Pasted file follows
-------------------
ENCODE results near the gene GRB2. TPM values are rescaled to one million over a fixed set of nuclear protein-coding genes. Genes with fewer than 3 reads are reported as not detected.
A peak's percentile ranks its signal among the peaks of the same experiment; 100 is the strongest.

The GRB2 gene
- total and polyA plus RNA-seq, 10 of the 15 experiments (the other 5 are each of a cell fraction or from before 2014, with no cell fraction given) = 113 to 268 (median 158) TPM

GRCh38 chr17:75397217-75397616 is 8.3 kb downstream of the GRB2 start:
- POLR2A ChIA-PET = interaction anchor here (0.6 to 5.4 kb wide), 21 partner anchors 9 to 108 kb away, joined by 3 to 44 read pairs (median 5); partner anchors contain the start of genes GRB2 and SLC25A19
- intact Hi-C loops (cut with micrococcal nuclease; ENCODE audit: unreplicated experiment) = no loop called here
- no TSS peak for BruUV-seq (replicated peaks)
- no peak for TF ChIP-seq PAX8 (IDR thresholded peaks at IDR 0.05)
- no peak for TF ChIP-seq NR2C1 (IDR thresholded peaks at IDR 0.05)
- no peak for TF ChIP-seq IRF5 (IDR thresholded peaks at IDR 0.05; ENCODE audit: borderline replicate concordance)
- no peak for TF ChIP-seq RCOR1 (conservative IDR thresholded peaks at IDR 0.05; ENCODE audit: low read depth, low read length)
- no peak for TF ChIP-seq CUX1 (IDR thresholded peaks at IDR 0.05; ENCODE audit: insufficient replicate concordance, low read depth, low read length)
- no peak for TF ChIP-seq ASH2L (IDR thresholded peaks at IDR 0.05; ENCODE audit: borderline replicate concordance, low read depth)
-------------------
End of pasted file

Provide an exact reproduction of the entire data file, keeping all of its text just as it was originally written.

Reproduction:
ENCODE results near the gene GRB2. TPM values are rescaled to one million over a fixed set of nuclear protein-coding genes. Genes with fewer than 3 reads are reported as not detected.
A peak's percentile ranks its signal among the peaks of the same experiment; 100 is the strongest.

The GRB2 gene
- total and polyA plus RNA-seq, 10 of the 15 experiments (the other 5 are each of a cell fraction or from before 2014, with no cell fraction given) = 113 to 268 (median 158) TPM

GRCh38 chr17:75397217-75397616 is 8.3 kb downstream of the GRB2 start:
- POLR2A ChIA-PET = interaction anchor here (0.6 to 5.4 kb wide), 21 partner anchors 9 to 108 kb away, joined by 3 to 44 read pairs (median 5); partner anchors contain the start of genes GRB2 and SLC25A19
- intact Hi-C loops (cut with micrococcal nuclease; ENCODE audit: unreplicated experiment) = no loop called here
- no TSS peak for BruUV-seq (replicated peaks)
- no peak for TF ChIP-seq PAX8 (IDR thresholded peaks at IDR 0.05)
- no peak for TF ChIP-seq NR2C1 (IDR thresholded peaks at IDR 0.05)
- no peak for TF ChIP-seq IRF5 (IDR thresholded peaks at IDR 0.05; ENCODE audit: borderline replicate concordance)
- no peak for TF ChIP-seq RCOR1 (conservative IDR thresholded peaks at IDR 0.05; ENCODE audit: low read depth, low read length)
- no peak for TF ChIP-seq CUX1 (IDR thresholded peaks at IDR 0.05; ENCODE audit: insufficient replicate concordance, low read depth, low read length)
- no peak for TF ChIP-seq ASH2L (IDR thresholded peaks at IDR 0.05; ENCODE audit: borderline replicate concordance, low read depth)